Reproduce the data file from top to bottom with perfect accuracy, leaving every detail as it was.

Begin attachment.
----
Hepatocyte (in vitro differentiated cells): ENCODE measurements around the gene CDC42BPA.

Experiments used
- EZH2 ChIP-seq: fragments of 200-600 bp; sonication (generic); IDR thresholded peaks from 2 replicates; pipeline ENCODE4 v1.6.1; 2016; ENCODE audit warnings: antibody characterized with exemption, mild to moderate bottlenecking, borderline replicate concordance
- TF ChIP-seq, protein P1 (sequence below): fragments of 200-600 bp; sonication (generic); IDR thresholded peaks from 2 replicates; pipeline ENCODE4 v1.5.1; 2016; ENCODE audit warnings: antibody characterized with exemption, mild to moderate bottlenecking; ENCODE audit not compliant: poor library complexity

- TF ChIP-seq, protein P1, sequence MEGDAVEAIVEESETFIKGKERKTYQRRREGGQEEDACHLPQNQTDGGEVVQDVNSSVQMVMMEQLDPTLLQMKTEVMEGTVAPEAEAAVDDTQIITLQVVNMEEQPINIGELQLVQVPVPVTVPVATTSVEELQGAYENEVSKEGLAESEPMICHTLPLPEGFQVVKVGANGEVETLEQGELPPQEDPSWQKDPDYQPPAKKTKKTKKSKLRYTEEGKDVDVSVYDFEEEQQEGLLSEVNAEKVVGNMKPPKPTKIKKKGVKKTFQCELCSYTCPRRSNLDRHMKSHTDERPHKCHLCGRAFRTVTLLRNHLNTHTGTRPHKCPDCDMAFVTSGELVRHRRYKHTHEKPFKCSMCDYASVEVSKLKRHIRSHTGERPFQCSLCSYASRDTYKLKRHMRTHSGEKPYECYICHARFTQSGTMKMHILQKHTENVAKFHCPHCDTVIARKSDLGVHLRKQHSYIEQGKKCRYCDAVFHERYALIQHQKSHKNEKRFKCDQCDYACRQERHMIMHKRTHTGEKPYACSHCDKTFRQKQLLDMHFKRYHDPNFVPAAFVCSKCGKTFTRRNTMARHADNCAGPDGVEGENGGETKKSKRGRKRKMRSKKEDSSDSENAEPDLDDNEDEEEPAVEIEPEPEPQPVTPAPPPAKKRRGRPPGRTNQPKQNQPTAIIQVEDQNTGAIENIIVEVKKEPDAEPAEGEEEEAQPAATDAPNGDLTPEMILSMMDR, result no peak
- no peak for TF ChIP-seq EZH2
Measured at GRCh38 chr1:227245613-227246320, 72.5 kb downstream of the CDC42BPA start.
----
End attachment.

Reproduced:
Hepatocyte (in vitro differentiated cells): ENCODE measurements around the gene CDC42BPA.

Experiments used
- EZH2 ChIP-seq: fragments of 200-600 bp; sonication (generic); IDR thresholded peaks from 2 replicates; pipeline ENCODE4 v1.6.1; 2016; ENCODE audit warnings: antibody characterized with exemption, mild to moderate bottlenecking, borderline replicate concordance
- TF ChIP-seq, protein P1 (sequence below): fragments of 200-600 bp; sonication (generic); IDR thresholded peaks from 2 replicates; pipeline ENCODE4 v1.5.1; 2016; ENCODE audit warnings: antibody characterized with exemption, mild to moderate bottlenecking; ENCODE audit not compliant: poor library complexity

- TF ChIP-seq, protein P1, sequence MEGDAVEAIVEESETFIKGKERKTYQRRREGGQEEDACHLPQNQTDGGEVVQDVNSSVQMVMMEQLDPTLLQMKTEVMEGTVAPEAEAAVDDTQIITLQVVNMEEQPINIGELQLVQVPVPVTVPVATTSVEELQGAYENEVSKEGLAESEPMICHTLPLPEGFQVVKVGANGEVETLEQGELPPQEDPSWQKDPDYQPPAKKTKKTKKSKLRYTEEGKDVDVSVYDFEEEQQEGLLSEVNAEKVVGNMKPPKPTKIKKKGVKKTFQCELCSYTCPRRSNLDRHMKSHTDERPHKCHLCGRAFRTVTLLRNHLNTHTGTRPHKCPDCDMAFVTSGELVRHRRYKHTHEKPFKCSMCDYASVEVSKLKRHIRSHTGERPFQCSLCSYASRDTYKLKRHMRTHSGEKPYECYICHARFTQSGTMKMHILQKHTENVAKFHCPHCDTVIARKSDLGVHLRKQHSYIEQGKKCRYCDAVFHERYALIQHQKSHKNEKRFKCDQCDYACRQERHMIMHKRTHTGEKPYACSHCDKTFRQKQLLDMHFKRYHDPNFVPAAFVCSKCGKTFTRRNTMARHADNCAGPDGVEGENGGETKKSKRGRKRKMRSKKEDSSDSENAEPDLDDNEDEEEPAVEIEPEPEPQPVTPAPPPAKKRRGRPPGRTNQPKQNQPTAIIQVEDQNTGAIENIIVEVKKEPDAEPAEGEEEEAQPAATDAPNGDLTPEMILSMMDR, result no peak
- no peak for TF ChIP-seq EZH2
Measured at GRCh38 chr1:227245613-227246320, 72.5 kb downstream of the CDC42BPA start.